What we at The Hotline learned this week:
-- The wave of mass shootings this year, punctuated by the most horrific crime committed in the U.S. since Virginia Tech, is taking a toll on all of us. Witness the President of the United States, who deals with life and death every day, choking up at the podium, in a room named for another victim of gun violence. The growing anger is putting to rest that most tired cliche, that most inexcusable excuse -- that the day of a tragedy is not a day to discuss policy or solutions. Today, and every day thereafter, is the day to debate, loudly and completely, until the violence ends.
Watch gun control backers push President Obama to make a stand and actually propose legislation. Obama has been reluctant to be the first one out of the gate on liberal social policies (gay marriage being the most striking example). But once his party pushes him, this leader races to get ahead of those he's leading.
-- Bitter primaries may have something to do with increased polarization in Congress, but the fiscal cliff stand-off proves it's not everything. Most lame duck members, whether retired or defeated, seem unwilling to budge from party orthodoxy even though they've been freed from the demands of the electorate. The private pressure on members from lobbyists, friends, and colleagues also contributes to the gridlock; it's just a little harder to see.
-- An over-used (and often inaccurate) political analysis is the claim that a politician can improve his or her standing and name ID for a future statewide by running a losing campaign in the current cycle. It's rarely helpful to any politician's career to lose a race, but it does happen from time to time: Those encouraging Cory Booker to challenge Chris Christie can point to the example of Jim McGreevey, who had a tough primary in 1997, yet came close to defeating then-popular Gov. Christie Todd Whitman. Four years later, he had no primary and enjoyed a fairly easy general election victory as well. In a state as blue as New Jersey, any Democratic nominee has a decent chance to win any statewide race, and virtually no Democrat could lose by a margin large enough to embarrass him or her.
-- In a sign of growing tensions between House Speaker John Boehner, R-Ohio, and conservatives, Rep. Tim Huelskamp, R-Kan., appeared on MSNBC (of all places!) to trash him on Wednesday night. The "conservative purge" -- of which Huelskamp was a victim -- continues to inflame the right, a group that was already worried Boehner would sell them out in the fiscal cliff talks. With Rep. Tom Price, R-Ga., out of the running, Boehner's speakership looks safe for the 113th Congress, but it may not be smooth.
-- The House Committee on Ethics announced Friday that it considering an investigation into Rep. Aaron Schock, R-Ill., and whether he committed a violation by soliciting House Majority Leader Eric Cantor's $25,000 donation from his leadership PAC to a super PAC. (Candidates for and holders of federal office are only allowed to solicit super PAC donations of $5,000 or below; that's the reason Mitt Romney, for example, could speak at super PAC fundraisers during the presidential campaign, but he had to leave the room before supporters asked for unlimited donations.) As we noted at the time, the Federal Election Commission is deadlocked by partisanship, making investigations unlikely and rare. But the House ethics committee has shown more willingness to investigate members in a bipartisan fashion, and this incident could end up clarifying some of the confusing rules surrounding new instruments of campaign finance, like super PACs, that never get tested because the FEC can't muster the will.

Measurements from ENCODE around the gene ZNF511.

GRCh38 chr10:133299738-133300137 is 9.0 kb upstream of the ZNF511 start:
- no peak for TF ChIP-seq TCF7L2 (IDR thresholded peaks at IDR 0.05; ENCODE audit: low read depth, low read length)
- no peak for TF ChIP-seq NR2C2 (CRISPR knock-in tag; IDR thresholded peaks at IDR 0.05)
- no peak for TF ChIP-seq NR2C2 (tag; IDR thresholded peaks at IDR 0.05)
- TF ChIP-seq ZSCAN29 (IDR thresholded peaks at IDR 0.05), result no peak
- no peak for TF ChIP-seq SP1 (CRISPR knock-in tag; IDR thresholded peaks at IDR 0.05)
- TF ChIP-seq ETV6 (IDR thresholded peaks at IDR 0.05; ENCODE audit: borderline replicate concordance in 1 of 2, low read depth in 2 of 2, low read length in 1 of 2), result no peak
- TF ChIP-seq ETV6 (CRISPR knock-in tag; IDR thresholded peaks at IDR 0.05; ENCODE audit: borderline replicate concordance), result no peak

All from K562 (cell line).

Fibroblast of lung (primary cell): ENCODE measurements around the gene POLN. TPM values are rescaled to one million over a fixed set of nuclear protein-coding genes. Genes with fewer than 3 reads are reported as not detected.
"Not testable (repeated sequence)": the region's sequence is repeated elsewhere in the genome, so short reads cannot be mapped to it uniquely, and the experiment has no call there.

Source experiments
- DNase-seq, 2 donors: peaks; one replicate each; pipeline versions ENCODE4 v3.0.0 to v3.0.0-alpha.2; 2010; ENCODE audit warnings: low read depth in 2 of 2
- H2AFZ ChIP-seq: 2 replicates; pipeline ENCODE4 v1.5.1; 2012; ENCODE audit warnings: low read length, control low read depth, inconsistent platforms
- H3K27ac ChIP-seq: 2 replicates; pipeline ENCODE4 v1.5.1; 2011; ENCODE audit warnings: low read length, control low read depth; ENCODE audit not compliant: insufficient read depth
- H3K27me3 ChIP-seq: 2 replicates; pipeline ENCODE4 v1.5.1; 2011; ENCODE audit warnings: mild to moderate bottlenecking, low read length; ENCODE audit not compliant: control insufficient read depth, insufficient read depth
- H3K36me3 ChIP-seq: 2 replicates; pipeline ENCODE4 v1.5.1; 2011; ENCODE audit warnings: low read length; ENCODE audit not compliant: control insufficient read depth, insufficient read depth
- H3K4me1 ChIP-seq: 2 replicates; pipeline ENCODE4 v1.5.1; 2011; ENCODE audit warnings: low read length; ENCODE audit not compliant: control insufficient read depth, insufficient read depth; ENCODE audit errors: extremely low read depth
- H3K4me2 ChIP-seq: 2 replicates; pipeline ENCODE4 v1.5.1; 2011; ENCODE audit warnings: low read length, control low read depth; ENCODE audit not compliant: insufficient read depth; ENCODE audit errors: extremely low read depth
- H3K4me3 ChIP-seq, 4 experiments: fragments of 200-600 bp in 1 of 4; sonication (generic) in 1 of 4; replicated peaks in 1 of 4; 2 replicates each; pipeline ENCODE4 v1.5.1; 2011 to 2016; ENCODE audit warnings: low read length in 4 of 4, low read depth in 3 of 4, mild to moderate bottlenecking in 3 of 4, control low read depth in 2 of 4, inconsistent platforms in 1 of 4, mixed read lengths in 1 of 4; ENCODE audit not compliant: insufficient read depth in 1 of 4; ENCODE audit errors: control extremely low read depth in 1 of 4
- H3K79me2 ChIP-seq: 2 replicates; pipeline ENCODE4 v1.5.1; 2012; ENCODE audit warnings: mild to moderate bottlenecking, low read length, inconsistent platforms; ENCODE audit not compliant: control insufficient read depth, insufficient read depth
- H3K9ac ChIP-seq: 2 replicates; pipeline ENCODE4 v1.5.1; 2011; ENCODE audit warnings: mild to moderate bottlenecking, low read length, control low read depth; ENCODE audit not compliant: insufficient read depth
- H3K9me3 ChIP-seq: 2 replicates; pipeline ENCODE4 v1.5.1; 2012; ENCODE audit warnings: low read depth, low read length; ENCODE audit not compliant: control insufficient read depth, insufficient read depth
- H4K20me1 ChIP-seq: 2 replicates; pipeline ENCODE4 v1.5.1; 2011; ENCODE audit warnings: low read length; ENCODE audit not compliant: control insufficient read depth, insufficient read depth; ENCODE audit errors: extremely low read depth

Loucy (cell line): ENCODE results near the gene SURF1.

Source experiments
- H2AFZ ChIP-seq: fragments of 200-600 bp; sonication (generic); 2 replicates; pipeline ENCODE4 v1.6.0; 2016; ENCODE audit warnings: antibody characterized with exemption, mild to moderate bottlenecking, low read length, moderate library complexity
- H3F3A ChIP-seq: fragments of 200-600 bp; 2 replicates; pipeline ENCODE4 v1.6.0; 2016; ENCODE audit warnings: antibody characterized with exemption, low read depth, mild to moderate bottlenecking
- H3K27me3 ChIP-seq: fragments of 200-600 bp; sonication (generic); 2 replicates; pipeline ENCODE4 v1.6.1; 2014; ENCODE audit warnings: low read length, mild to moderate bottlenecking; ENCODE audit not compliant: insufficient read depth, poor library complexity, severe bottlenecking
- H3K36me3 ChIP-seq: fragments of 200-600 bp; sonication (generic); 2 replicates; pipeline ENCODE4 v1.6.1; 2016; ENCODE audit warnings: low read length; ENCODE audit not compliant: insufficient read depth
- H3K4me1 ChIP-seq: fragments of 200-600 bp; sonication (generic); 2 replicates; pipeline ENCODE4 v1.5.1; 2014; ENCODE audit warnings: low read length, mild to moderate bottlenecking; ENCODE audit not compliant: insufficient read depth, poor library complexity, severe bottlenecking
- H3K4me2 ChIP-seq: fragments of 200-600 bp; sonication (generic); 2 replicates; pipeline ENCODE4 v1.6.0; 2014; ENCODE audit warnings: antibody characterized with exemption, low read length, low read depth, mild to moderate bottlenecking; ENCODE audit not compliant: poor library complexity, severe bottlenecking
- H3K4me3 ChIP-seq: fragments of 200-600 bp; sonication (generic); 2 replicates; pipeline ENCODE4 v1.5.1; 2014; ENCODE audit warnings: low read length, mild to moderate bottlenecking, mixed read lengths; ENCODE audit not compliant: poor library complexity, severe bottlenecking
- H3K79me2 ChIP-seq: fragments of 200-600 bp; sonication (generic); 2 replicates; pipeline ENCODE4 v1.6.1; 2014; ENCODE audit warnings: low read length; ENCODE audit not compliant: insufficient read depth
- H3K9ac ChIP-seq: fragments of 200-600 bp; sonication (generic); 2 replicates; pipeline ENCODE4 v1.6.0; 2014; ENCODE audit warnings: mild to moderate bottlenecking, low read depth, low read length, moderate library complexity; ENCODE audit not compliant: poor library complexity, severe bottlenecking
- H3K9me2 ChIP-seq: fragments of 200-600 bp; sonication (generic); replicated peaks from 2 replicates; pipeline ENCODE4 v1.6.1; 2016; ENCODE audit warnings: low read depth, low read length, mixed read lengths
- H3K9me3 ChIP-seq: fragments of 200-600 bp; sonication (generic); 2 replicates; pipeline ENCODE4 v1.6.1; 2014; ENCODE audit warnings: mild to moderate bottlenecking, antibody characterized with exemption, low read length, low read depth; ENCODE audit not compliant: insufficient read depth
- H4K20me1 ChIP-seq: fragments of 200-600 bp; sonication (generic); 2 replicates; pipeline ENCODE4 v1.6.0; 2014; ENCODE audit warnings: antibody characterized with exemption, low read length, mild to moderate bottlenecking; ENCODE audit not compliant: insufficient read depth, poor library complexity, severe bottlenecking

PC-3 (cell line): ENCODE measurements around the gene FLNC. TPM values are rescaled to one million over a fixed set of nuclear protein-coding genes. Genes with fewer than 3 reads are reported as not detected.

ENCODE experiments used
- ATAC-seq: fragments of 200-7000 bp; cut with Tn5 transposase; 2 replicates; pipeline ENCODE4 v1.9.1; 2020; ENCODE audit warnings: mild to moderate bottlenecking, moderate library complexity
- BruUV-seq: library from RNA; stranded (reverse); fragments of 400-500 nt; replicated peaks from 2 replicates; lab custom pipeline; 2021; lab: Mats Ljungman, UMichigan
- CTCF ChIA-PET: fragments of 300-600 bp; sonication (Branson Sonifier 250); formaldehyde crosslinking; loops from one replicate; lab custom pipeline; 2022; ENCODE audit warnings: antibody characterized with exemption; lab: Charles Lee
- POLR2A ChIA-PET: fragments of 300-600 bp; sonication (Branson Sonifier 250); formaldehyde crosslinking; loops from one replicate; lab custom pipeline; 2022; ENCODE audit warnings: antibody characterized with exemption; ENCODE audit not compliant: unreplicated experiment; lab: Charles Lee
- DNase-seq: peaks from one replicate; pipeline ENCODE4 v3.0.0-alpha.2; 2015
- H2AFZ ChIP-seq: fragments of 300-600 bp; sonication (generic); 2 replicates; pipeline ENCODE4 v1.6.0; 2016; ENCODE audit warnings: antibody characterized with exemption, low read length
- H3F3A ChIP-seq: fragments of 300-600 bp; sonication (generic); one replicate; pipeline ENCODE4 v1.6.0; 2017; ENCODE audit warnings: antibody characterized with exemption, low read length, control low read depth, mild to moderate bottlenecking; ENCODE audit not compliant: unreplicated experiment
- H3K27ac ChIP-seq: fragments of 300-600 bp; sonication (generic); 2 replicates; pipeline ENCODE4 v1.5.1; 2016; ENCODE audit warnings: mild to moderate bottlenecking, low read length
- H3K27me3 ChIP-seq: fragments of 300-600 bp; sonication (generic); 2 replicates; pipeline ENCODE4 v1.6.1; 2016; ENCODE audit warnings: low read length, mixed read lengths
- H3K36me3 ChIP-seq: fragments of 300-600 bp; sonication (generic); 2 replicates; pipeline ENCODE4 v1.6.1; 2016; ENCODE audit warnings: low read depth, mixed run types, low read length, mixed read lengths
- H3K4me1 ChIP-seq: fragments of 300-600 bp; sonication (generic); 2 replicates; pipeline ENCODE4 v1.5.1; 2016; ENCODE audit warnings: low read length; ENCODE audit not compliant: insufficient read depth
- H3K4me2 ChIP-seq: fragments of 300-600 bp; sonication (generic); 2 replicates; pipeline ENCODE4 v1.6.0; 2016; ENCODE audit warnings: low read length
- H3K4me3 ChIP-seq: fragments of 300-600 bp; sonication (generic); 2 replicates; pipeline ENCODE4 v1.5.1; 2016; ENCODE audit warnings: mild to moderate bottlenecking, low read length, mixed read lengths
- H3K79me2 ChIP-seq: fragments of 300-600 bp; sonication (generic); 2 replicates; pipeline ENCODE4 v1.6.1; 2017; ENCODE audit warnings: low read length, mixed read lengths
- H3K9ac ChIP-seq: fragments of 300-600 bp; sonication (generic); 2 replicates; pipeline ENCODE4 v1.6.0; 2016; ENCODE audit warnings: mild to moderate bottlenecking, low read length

-- Sen. Scott Brown, R-Mass., gave his Senate farewell speech this week -- but he also saw a new opportunity to run for Senate become more likely. With UN Ambassador Susan Rice withdrawing her name from consideration, Sen. John Kerry now looks like the favorite for secretary of state, which would trigger a special election in Massachusetts next year. Though Brown just came off a bruising campaign, he's signaling his desire to run again (he noted in his speech that defeat is only temporary, and he penned a Boston Globe op-ed in which he wrote that "there's always a second chance.") And despite the negative campaign, he finished with high favorability ratings, and would likely run without GOP opposition while Democrats first battle in out in a primary.
-- Michigan Democrats eager to take down Gov. Rick Snyder in 2014 may have their efforts complicated if Sen. Carl Levin chooses to retire. An open Senate race would force the party to play defense on an otherwise safe seat and could divert resources (and candidates) that otherwise would have been focused on unseating Snyder. Democrats would also be tasked with boosting the name ID of two candidates rather than solely focusing on boosting the profile of Snyder's challenger.
-- Expect to see labor unions like AFL-CIO launching aggressive campaigns against Republicans in 2014. Labor unions already have their eyes set on taking out not just Snyder, but also Ohio Gov. John Kasich and Pennsylvania Gov. Tom Corbett. Since 2012 was the first cycle the law allowed unions to target all voters, unions have learned a lot, and plan to target even more voters in the next cycle.
-- In the special election for former Rep. Jesse Jackson Jr.'s seat, Cook County Democrats are heading to a slating session today to endorse a candidate. But don't expect anyone to emerge with the over 50 percent support needed to get slated -- while state Sen. Donne Trotter (who was arrested last week for attempting to bring a gun through airport security) appears to have the most support of anyone locked up going into the meeting, it's likely that no one in the crowded field will garner enough to emerge with the endorsement.
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